Our presumptions are figments of our imagination. We are willing to compromise God’s holy expectations for our lives when we think no one gets hurt. We might think God looks the other way when we sin, as long as we are doing our best. We hope that grace is all we need when living in sexual sin, and just maybe God will bless the relationship if we go to church or read our Bibles.
Sin brings with it consequence. If our foolish ideas lead to ruin, we wonder why God has abandoned us.
When Saul recognized his foolishness, he admitted that he had transgressed the commandment of the Lord because he feared the people more than he feared God.
Saul’s request at that time was for Samuel to pardon his sin and accompany him to the altar that he may “worship the Lord”, but Samuel’s reply said it all.
1 Samuel 15:26 “And Samuel said to Saul, “I will not return with you. For you have rejected the word of the LORD, and the LORD has rejected you from being king over Israel.”
As Samuel began to walk away, Saul grabbed his robe and it tore. The tearing became symbolic for what God was about to do to Saul.
1 Samuel 15:28 “And Samuel said to him, “The LORD has torn the kingdom of Israel from you this day and has given it to a neighbor of yours, who is better than you.”
How often have we tried to force God’s hand?
We plan our path with the expectation that God will bless it. We take a job that prevents us from going to church or spending time with our families, and then we live miserably with great riches.
We choose an ungodly spouse, or live with a girlfriend or boyfriend and then suffer by being unequally yoked. Our presumed reliance on Christ is continually in conflict with our ideals and a person that is reliant on worldly philosophy.
The Lord has given us specifics in how to live faithfully and that path is guided by His Moral Law, one that leads us toward righteousness and peace. Our prayers could be focused more toward what is right and true and less about God helping us in our adversity.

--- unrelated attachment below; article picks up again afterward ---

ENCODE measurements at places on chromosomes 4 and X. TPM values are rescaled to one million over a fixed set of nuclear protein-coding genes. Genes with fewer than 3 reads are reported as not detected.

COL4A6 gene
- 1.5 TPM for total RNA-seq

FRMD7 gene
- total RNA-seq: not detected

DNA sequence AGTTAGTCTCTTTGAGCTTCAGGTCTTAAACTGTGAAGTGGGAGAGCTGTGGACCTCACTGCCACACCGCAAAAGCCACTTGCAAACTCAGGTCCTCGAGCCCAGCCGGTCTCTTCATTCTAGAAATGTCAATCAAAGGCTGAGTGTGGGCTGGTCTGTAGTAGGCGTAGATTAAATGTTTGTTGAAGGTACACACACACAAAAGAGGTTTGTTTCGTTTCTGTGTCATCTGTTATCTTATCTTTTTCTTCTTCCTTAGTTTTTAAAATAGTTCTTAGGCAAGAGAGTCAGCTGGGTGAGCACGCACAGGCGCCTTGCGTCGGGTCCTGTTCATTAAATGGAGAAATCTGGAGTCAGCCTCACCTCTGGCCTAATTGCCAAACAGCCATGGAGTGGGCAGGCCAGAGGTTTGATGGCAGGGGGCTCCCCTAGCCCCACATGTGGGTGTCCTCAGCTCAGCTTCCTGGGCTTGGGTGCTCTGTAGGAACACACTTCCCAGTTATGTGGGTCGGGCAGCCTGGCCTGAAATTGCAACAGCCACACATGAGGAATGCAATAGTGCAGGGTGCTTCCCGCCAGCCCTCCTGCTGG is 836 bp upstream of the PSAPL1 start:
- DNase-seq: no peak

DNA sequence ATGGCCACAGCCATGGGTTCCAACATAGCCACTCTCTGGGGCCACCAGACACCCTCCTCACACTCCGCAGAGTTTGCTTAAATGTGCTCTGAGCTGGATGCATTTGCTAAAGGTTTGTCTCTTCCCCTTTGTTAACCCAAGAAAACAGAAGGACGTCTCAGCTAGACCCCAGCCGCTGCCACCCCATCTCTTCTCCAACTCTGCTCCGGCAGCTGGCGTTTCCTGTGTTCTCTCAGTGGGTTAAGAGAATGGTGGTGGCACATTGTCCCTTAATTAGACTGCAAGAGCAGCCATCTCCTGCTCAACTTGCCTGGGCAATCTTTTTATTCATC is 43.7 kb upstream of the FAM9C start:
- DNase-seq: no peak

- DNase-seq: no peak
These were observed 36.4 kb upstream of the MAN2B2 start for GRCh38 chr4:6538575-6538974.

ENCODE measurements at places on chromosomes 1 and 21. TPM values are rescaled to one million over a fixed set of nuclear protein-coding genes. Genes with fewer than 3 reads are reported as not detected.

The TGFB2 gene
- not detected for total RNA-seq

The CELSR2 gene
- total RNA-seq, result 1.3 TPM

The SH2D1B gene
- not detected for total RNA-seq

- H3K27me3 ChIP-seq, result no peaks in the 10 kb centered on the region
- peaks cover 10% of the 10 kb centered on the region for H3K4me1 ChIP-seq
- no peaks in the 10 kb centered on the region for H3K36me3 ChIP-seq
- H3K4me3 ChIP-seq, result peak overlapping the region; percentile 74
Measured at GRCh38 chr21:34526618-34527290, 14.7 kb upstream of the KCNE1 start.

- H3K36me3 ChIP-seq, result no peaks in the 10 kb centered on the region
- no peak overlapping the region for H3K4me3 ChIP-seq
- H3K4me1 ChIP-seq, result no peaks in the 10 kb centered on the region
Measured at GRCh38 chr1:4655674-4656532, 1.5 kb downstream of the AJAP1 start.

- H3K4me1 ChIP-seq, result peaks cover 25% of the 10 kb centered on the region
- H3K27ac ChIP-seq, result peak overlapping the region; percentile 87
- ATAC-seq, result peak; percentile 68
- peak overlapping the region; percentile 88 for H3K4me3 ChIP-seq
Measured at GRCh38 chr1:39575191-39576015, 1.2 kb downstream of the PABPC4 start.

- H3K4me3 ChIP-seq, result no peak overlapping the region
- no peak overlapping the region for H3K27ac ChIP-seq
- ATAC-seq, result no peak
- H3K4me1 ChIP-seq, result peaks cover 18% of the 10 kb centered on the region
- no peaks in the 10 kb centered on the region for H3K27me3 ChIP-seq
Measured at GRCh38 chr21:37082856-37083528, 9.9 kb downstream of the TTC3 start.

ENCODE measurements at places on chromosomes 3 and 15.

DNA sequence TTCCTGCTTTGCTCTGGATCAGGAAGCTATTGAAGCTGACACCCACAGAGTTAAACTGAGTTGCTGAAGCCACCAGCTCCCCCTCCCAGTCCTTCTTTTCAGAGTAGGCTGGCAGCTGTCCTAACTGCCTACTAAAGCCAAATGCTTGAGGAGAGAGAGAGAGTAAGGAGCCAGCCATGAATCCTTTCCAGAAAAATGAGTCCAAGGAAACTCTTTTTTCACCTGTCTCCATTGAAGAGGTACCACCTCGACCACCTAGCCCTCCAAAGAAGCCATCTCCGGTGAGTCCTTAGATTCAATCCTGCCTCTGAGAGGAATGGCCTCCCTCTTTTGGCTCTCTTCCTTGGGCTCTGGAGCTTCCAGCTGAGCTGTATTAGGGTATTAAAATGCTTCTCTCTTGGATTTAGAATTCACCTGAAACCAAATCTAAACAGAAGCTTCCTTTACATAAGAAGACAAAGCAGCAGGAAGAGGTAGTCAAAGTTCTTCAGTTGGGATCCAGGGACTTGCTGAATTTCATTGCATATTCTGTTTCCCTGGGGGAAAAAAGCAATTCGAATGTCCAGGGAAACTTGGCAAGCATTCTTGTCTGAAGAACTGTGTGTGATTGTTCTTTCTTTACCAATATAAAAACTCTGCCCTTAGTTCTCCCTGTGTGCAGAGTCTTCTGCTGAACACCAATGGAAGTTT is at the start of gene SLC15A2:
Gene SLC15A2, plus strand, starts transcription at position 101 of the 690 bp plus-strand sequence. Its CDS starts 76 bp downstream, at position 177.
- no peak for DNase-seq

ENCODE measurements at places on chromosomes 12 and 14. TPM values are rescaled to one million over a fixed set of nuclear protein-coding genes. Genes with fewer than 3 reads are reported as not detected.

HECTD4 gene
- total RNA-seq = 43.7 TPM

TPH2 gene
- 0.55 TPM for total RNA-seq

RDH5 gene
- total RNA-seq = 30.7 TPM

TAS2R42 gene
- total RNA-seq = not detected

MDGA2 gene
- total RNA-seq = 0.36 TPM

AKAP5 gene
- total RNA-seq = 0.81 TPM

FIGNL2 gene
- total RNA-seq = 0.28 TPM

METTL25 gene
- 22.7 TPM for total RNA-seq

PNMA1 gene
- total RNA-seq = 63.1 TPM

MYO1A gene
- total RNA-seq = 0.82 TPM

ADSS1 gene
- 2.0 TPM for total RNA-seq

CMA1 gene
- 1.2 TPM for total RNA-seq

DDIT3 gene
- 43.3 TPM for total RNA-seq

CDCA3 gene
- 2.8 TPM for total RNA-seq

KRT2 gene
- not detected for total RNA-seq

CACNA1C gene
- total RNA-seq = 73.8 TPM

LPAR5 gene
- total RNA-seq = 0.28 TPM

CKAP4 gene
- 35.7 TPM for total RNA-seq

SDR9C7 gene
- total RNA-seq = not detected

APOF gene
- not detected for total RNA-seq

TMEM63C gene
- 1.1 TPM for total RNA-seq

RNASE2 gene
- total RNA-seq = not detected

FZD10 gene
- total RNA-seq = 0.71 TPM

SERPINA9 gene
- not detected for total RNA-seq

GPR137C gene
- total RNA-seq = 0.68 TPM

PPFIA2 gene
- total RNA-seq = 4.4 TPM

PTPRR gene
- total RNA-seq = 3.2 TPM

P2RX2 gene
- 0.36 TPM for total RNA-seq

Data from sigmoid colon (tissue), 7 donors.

Psalm 119:36-40 “Incline my heart to your testimonies,
and not to selfish gain!
Turn my eyes from looking at worthless things;
and give me life in your ways.
Confirm to your servant your promise,
that you may be feared.
Turn away the reproach that I dread,
for your rules are good.
Behold, I long for your precepts;
in your righteousness give me life!”
If we start where God is leading, we will find that our paths lead us toward His purposes and not our own.
Our expectations would change from God rescuing us to God moving mountains that stand in our way. We would go from a people on the defensive to a people who overcome the gates of Hell.
This world lives within the realm of the condemned. The gates of Hell surround them and they don’t know it yet. Like a rancher who baits wild animals into becoming complacent through continuous feeding, the fence slowly entraps them until it is too late. The philosophies of this world are satanic, the entrapment is designed to lead you to Hell.
Are we feeding from the meager offerings of this world, only to find out we are spiritually starving?
Psalm 119:41-48 “Let your steadfast love come to me, O LORD,
your salvation according to your promise;
then shall I have an answer for him who taunts me,
for I trust in your word.
And take not the word of truth utterly out of my mouth,
for my hope is in your rules.
I will keep your law continually,
forever and ever,
and I shall walk in a wide place,
for I have sought your precepts.
I will also speak of your testimonies before kings
and shall not be put to shame,
for I find my delight in your commandments,
which I love.
I will lift up my hands toward your commandments, which I love,
and I will meditate on your statutes.”
The world lacks answers to life’s greatest questions. Their rebellion has kept them from knowing Truth and so they lack meaning in life.
We have the answers from God’s Word. We must place that Word in our hearts and dwell upon them. We must commit our way to obedience and not compromise on a single point. If we do these things, we will experience the freedom that is found only in Christ.
We will receive honor before kings, because we have trusted in the Lord. Our testimonies will be to those who also seek these things, and the hand of the Lord will use you to lead others out of their darkness.
Rebellion or obedience? We have been given a choice, it is up to us to decide where to place our hope.
One thought on “Rebellion or Obedience?”
Obedience and faithfulness.